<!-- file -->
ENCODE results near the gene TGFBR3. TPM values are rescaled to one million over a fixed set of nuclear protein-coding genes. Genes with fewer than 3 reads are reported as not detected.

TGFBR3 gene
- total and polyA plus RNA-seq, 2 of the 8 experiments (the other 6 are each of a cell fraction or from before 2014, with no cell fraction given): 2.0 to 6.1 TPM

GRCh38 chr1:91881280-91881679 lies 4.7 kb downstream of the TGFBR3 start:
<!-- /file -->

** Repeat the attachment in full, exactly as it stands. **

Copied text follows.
ENCODE results near the gene TGFBR3. TPM values are rescaled to one million over a fixed set of nuclear protein-coding genes. Genes with fewer than 3 reads are reported as not detected.

TGFBR3 gene
- total and polyA plus RNA-seq, 2 of the 8 experiments (the other 6 are each of a cell fraction or from before 2014, with no cell fraction given): 2.0 to 6.1 TPM

GRCh38 chr1:91881280-91881679 lies 4.7 kb downstream of the TGFBR3 start: